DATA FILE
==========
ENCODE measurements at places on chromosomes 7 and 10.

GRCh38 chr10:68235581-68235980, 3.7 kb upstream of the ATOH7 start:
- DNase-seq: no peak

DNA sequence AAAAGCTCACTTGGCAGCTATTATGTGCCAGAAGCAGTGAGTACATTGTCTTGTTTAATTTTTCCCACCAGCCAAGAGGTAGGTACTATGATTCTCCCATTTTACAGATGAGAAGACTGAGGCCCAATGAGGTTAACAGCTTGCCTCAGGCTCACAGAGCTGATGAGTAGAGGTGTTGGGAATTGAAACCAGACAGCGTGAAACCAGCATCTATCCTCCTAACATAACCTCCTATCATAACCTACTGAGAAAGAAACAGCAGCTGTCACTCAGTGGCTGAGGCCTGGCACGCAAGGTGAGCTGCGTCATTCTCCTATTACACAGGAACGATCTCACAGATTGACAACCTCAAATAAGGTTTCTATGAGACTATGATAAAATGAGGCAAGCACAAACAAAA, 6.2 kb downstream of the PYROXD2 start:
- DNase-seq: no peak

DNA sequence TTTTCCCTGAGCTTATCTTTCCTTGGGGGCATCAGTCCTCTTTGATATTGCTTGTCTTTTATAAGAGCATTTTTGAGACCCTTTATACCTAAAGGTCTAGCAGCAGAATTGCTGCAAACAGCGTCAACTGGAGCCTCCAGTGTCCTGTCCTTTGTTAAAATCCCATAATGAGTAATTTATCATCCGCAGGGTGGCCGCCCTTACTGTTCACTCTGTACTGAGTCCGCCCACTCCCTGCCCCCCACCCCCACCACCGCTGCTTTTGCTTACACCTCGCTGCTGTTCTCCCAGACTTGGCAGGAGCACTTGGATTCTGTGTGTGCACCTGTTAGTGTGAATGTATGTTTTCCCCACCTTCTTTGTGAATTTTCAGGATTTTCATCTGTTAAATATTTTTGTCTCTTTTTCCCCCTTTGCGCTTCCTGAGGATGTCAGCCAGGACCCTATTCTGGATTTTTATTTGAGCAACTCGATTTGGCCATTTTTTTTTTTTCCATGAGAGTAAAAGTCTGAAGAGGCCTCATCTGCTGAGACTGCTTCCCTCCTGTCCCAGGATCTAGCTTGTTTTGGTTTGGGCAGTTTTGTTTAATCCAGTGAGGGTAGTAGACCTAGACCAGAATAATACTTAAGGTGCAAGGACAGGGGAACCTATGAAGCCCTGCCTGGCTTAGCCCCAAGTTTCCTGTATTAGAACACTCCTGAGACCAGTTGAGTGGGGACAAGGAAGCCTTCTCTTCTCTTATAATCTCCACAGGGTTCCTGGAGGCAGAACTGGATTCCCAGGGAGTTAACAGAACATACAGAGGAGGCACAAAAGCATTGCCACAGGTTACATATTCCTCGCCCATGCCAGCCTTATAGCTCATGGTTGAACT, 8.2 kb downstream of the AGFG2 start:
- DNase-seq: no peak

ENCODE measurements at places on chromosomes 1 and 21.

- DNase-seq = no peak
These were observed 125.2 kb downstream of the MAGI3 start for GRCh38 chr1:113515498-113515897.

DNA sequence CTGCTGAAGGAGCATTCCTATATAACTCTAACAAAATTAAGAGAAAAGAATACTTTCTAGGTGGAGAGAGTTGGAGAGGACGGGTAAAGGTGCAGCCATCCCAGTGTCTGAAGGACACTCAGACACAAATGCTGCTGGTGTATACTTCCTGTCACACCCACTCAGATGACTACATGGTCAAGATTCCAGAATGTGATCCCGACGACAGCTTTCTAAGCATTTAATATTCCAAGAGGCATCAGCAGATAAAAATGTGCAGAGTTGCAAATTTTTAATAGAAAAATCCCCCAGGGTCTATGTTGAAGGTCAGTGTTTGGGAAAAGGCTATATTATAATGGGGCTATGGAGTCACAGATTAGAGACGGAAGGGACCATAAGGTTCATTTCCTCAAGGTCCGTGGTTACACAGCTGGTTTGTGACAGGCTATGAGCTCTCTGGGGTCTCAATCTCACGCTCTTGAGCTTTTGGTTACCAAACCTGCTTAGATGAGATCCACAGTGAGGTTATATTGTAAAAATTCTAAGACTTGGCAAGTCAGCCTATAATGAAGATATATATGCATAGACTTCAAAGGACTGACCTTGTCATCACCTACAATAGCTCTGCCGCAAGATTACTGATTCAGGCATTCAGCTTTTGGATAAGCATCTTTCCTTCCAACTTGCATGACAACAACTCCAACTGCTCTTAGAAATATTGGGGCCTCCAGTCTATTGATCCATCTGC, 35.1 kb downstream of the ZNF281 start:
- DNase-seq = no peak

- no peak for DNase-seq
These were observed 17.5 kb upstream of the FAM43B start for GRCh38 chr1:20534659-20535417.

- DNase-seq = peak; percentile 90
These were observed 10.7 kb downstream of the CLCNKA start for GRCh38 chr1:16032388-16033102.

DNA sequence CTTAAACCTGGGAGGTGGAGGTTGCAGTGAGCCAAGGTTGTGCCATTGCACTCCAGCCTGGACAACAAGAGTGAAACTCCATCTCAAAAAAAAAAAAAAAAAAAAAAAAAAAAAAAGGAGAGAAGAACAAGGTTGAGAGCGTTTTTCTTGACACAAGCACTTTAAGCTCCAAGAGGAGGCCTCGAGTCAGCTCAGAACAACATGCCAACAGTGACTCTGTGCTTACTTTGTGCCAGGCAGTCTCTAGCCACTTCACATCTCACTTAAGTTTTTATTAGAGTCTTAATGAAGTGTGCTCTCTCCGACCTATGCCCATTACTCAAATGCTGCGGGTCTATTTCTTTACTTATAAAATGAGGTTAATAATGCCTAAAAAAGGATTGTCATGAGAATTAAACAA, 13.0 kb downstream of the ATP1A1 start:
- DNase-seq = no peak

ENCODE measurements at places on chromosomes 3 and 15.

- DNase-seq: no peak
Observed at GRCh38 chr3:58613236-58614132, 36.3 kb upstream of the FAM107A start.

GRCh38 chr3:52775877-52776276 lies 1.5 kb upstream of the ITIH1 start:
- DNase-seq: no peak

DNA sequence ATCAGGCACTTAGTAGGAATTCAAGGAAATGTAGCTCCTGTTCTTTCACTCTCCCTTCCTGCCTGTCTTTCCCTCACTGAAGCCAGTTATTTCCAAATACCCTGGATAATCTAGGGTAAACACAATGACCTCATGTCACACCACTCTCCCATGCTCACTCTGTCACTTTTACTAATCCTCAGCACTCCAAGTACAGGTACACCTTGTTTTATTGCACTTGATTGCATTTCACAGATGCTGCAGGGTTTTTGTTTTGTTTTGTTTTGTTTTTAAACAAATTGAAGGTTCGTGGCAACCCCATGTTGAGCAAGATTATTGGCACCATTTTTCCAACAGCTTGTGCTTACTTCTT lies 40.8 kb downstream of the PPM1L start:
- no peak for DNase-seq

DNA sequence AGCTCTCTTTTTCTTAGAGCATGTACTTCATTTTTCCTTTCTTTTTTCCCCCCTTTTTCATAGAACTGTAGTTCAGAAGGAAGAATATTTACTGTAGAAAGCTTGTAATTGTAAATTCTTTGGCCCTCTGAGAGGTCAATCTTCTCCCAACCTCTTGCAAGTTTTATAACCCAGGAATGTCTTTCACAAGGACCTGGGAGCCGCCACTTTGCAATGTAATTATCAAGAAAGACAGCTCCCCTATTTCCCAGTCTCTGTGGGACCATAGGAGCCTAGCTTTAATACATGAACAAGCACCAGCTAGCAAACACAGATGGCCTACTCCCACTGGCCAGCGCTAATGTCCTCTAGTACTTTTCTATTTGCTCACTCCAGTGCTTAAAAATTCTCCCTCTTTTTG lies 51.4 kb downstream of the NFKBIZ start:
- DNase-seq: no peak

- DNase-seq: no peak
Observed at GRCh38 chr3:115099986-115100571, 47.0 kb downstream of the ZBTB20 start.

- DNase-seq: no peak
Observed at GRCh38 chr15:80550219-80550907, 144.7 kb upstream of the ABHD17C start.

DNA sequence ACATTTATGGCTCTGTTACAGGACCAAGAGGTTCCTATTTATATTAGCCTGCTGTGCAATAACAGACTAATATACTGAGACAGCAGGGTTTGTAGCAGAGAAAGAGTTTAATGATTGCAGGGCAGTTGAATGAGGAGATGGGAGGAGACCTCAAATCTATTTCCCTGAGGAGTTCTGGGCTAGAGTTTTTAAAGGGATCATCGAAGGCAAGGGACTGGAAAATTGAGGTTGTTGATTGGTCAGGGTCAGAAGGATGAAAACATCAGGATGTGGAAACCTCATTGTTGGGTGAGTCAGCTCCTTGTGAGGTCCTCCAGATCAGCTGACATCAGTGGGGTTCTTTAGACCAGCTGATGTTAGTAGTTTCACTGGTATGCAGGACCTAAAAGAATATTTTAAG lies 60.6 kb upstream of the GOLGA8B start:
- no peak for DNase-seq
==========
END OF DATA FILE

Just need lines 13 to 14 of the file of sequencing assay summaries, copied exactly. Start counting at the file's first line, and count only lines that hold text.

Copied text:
- no peak for DNase-seq
These were observed 17.5 kb upstream of the FAM43B start for GRCh38 chr1:20534659-20535417.